Published Nov 07, 2014For Cedric Bixler-Zavala and Omar Rodríguez-López, nothing lasts forever — and that goes for both beloved bands and interpersonal animosity. The singer and guitarist buried a pretty big hatchet in 2012 by reuniting with their long-disbanded group At The Drive-In for a series of shows. That brief reformation was followed almost immediately by the breakup of the duo's ever-evolving post-ATDI prog-rock juggernaut, the Mars Volta. The latter rift, however, seems more or less mended now that Bixler-Zavala and Rodríguez-López have teamed up with Mars Volta drummer Dave Elitch as Antemasque. Personal dramas aside, the act of shedding the Mars Volta aesthetic — a sound that had grown increasingly stale over the past couple of meandering albums — has proven a rebirth of sorts. Antemasque is all frenetic energy and sinewy riffs, a pop-forward rethinking of the ATDI formula by a band of ridiculously technical players.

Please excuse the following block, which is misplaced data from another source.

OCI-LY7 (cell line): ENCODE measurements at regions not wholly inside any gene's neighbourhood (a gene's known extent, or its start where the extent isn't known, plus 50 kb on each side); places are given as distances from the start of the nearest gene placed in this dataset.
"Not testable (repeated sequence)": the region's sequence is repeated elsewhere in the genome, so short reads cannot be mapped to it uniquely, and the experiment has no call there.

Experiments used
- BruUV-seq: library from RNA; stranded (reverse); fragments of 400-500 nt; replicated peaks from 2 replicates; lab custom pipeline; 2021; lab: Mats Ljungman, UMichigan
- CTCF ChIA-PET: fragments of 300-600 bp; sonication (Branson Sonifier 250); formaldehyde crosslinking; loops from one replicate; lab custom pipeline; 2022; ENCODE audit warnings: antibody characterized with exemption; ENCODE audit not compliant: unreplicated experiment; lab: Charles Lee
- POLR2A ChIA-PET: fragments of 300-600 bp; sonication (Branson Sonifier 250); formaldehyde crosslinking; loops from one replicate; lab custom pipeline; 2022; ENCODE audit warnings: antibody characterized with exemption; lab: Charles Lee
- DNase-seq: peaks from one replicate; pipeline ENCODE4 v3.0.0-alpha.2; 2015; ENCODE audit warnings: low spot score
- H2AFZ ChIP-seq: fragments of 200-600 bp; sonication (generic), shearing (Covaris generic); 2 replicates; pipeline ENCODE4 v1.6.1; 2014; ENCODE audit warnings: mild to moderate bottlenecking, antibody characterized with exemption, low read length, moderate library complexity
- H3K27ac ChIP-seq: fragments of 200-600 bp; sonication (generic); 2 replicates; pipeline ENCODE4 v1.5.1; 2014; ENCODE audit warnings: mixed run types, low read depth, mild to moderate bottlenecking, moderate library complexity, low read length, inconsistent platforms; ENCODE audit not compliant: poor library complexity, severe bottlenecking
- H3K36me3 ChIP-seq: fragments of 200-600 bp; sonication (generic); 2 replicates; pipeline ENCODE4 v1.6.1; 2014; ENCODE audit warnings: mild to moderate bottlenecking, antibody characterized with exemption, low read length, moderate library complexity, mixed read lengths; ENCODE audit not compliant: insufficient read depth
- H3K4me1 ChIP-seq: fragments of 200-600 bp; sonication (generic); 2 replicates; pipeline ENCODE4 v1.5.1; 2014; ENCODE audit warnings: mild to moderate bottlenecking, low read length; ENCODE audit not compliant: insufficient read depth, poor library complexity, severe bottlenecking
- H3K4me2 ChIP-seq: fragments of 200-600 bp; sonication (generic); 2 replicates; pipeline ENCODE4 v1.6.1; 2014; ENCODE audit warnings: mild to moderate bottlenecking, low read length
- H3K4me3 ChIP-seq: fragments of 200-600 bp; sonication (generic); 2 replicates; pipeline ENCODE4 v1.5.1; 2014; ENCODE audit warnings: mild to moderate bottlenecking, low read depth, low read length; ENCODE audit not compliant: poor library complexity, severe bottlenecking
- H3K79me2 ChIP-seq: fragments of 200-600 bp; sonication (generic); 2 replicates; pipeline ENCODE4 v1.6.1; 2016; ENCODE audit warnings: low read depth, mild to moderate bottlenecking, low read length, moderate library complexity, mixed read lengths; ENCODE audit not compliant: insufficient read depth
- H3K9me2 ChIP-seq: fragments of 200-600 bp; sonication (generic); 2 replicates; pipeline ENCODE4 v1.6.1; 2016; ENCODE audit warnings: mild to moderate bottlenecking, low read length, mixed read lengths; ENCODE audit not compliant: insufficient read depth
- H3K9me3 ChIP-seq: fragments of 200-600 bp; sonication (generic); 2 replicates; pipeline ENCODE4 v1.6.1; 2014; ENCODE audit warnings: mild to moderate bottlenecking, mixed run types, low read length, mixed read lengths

Catchy as barbed-wire, the opening salvo of songs aggressively embed their hooks at every turn — check the chorus of leadoff track "4AM," the jam-packed riffs of "I Got No Remorse" and the propulsive drum workout of "In The Lurch." It's all bolstered by the bass playing of Flea, who had a significant role in the first Mars Volta album, and whose studio provided the setting for this recording. Where Antemasque stumbles, however, is in their use of clichéd lyrics ("Ride Like the Devil's Son" and "50,000 Kilowatts") and Bixler-Zavala's tendency to wail like a young Vince Neil (seriously, close your eyes during "People Forget" and try not to think of a blonde dude in a red leather codpiece). While it's impressive to hear such maximalist players working with stripped down intensity, Antemasque isn't quite the return to form that fans of ATDI and Mars Volta might be expecting. As far as fresh starts go, however, it's a promising one. (Nadie Sound)